Long a haven for bohemians, beats, beatniks and punks, St. Marks Place, in Manhattan’s East Village neighborhood, has been interchangeable with rock’n’roll for 50 years, name-dropped in dozens of songs ranging from Lou Reed and Tom Waits to The Dictators and The Replacements. Inevitably, every successive generation has claimed that “St. Marks is dead” — and that’s the apt title of an excellent history book (out now from W.W. Norton) by occasional Billboard contributor Ada Calhoun, who grew up on the street. Below are several (but by no means all) of the legendary music landmarks it features.
No. 4: Trash and Vaudeville Iconic punk boutique now in its 40th year, managed by Jimmy Webb, “the spirit animal of St. Marks Place,” according to Calhoun.
Nos. 19-23: Former site of The Dom, aka The New Mod-Dom, where The Velvet Underground headlined Andy Warhol’s Exploding Plastic Inevitable shows in 1966 and 1967, and the upstairs ’60s nightclub Electric Circus.
No. 20: St. Mark’s Sounds The longest-running and most popular last-man-standing of the many record shops that once lined the street. It finally closed in October.
No. 33: Former site of Manic Panic, an influential punk-era boutique run by sisters Snooky and Tish Bellomo, who were in an early band with Blondie’s Deborah Harry and later their own Sic F—s. The store is now based in Queens.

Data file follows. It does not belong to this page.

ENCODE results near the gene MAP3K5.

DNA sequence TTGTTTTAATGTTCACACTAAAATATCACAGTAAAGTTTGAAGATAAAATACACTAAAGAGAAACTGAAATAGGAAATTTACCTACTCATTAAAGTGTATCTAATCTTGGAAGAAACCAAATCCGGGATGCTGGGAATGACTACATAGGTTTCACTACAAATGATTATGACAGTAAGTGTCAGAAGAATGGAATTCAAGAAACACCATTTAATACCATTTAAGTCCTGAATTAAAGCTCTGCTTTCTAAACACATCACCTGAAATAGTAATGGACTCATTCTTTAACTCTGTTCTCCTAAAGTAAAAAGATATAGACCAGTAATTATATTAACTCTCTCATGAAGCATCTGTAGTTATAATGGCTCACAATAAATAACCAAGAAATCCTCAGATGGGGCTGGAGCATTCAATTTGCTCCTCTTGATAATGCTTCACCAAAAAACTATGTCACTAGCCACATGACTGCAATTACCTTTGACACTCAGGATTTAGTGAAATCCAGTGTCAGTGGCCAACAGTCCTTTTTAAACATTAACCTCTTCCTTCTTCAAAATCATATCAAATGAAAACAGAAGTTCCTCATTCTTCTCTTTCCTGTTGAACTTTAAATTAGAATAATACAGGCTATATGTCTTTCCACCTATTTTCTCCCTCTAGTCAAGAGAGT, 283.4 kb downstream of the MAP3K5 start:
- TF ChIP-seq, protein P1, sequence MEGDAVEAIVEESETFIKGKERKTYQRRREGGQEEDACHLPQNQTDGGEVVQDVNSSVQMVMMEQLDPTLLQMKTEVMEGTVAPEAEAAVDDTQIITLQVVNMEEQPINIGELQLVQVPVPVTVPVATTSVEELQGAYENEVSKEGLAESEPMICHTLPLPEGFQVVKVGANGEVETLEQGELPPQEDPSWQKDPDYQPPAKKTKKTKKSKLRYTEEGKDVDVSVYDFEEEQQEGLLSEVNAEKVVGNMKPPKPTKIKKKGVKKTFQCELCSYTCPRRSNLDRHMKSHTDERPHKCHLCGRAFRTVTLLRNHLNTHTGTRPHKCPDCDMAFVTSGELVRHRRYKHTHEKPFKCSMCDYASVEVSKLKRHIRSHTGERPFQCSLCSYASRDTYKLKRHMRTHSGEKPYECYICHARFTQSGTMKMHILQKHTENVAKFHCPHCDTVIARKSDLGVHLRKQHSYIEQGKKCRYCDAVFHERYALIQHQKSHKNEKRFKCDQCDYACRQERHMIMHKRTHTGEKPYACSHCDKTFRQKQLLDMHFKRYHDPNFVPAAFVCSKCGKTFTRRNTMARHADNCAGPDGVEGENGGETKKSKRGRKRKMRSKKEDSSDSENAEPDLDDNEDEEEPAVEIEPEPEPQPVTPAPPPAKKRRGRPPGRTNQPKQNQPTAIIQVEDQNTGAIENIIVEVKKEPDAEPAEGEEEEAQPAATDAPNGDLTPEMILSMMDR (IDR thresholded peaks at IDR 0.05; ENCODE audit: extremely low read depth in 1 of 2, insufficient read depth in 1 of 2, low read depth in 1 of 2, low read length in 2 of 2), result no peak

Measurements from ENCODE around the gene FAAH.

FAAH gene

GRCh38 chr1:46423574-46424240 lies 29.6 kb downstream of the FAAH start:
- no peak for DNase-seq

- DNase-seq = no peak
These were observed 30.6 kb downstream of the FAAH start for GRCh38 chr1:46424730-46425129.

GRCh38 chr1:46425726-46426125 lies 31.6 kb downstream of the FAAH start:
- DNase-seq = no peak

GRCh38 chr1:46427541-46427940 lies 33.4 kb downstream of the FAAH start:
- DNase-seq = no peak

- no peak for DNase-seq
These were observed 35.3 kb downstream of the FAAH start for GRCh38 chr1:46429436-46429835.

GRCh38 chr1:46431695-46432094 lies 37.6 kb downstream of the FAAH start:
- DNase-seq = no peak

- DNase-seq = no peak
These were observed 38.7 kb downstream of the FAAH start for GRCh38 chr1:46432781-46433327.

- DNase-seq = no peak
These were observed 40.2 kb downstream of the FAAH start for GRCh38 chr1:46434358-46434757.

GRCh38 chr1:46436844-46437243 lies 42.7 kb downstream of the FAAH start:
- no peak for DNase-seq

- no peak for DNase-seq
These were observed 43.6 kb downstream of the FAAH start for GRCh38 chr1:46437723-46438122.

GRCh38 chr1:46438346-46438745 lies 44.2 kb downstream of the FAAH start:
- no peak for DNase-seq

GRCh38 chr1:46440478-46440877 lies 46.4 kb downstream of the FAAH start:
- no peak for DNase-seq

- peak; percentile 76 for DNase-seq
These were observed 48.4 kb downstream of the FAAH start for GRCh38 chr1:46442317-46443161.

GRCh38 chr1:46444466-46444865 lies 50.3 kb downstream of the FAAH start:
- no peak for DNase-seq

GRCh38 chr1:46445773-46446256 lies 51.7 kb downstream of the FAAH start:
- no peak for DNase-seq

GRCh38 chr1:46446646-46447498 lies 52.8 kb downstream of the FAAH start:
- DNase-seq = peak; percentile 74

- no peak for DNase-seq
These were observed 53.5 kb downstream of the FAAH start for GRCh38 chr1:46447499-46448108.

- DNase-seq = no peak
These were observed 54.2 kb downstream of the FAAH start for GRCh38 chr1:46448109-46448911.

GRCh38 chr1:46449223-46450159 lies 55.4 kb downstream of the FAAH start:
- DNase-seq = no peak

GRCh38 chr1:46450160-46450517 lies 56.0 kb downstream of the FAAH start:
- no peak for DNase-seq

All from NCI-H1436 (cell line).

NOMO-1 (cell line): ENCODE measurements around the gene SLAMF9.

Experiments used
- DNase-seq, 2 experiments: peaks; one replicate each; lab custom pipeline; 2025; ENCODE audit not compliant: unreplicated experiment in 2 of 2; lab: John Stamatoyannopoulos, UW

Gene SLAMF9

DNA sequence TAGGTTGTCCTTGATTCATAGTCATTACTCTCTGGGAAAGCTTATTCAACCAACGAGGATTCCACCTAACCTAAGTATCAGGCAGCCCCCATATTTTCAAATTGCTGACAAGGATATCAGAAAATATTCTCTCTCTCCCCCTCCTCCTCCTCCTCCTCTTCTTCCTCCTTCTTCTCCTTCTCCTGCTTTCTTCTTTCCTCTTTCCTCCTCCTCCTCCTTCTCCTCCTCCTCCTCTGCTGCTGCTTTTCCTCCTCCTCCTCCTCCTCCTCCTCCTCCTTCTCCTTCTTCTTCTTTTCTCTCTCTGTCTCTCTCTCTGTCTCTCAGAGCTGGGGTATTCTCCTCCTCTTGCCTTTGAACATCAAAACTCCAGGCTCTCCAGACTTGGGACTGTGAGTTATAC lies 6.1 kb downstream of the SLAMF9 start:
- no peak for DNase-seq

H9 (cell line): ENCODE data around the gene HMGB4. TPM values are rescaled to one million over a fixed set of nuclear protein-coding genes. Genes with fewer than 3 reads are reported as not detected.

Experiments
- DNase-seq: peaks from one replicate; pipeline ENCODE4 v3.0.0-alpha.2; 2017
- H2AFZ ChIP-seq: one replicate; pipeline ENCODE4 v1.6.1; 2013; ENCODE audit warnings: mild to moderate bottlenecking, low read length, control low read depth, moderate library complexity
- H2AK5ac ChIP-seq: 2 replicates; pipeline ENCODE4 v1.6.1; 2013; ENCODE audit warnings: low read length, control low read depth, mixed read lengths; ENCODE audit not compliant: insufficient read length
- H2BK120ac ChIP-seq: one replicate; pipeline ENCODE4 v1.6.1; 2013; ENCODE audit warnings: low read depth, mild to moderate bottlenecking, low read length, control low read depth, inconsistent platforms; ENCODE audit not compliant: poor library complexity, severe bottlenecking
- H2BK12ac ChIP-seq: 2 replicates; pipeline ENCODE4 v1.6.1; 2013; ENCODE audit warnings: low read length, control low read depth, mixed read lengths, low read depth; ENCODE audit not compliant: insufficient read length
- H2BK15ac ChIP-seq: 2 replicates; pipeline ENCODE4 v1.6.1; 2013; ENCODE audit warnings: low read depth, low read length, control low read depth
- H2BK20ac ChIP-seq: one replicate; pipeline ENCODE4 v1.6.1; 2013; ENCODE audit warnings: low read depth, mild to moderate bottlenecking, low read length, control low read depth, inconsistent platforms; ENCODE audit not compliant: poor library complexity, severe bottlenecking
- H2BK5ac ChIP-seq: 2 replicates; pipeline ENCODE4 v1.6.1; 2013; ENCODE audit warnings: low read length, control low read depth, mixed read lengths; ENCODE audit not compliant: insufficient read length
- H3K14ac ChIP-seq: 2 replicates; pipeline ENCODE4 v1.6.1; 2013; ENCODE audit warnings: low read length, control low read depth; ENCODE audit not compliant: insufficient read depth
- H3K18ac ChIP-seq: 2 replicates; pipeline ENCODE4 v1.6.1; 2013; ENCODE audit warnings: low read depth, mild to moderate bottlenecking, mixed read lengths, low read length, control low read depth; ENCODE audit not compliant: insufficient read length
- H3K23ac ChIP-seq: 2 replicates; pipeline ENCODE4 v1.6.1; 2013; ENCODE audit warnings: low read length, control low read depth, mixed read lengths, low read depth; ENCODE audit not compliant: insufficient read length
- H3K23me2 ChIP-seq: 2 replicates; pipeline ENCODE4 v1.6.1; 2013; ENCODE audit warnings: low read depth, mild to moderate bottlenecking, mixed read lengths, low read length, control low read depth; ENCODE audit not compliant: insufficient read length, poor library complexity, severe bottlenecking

No. 36: Gem Spa 90-year-old newsstand with hard-to-find overseas periodicals and stellar egg creams. It’s featured on the classic back cover of local boys the New York Dolls’ 1973 self-titled debut.
Nos. 96-98: Site of the buildings featured on the cover of Led Zeppelin’s seminal 1975 album Physical Graffiti. A tea shop called Physical Graffitea (groan!) now resides in the basement of No. 96. On the corner at No. 90 was St. Marks Bar and Grill, where comic Colin Quinn tended bar and The Rolling Stone shot their “Waiting on a Friend” video.
No. 83: Stromboli Pizza Punk hangout and site of famous Beastie Boys photos (plus a solid slice).
No. 122: Site of Sin-e, the tiny, now-closed venue that was host to Jeff Buckley, who recorded his debut EP there, and packed acoustic shows by Sinead O’Connor, P.J. Harvey and even U2 (Bono played piano).